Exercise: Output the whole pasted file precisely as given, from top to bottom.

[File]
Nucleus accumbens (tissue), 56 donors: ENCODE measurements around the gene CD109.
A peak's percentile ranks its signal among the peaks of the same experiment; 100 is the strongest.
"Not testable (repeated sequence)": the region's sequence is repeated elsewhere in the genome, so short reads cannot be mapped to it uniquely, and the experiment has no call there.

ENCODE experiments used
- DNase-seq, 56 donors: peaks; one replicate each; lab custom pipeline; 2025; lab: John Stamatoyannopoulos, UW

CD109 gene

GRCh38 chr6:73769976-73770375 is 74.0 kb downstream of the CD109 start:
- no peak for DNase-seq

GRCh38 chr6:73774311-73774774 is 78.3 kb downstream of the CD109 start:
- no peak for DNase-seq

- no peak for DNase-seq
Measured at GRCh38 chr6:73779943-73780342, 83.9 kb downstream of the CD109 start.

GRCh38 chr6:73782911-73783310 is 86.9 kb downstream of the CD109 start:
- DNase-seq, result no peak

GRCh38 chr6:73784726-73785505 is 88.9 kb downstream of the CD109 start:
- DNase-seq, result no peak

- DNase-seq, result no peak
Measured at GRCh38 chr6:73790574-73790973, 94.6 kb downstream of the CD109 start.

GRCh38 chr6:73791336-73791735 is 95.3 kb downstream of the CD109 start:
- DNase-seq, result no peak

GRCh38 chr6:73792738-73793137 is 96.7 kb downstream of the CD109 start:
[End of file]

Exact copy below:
Nucleus accumbens (tissue), 56 donors: ENCODE measurements around the gene CD109.
A peak's percentile ranks its signal among the peaks of the same experiment; 100 is the strongest.
"Not testable (repeated sequence)": the region's sequence is repeated elsewhere in the genome, so short reads cannot be mapped to it uniquely, and the experiment has no call there.

ENCODE experiments used
- DNase-seq, 56 donors: peaks; one replicate each; lab custom pipeline; 2025; lab: John Stamatoyannopoulos, UW

CD109 gene

GRCh38 chr6:73769976-73770375 is 74.0 kb downstream of the CD109 start:
- no peak for DNase-seq

GRCh38 chr6:73774311-73774774 is 78.3 kb downstream of the CD109 start:
- no peak for DNase-seq

- no peak for DNase-seq
Measured at GRCh38 chr6:73779943-73780342, 83.9 kb downstream of the CD109 start.

GRCh38 chr6:73782911-73783310 is 86.9 kb downstream of the CD109 start:
- DNase-seq, result no peak

GRCh38 chr6:73784726-73785505 is 88.9 kb downstream of the CD109 start:
- DNase-seq, result no peak

- DNase-seq, result no peak
Measured at GRCh38 chr6:73790574-73790973, 94.6 kb downstream of the CD109 start.

GRCh38 chr6:73791336-73791735 is 95.3 kb downstream of the CD109 start:
- DNase-seq, result no peak

GRCh38 chr6:73792738-73793137 is 96.7 kb downstream of the CD109 start: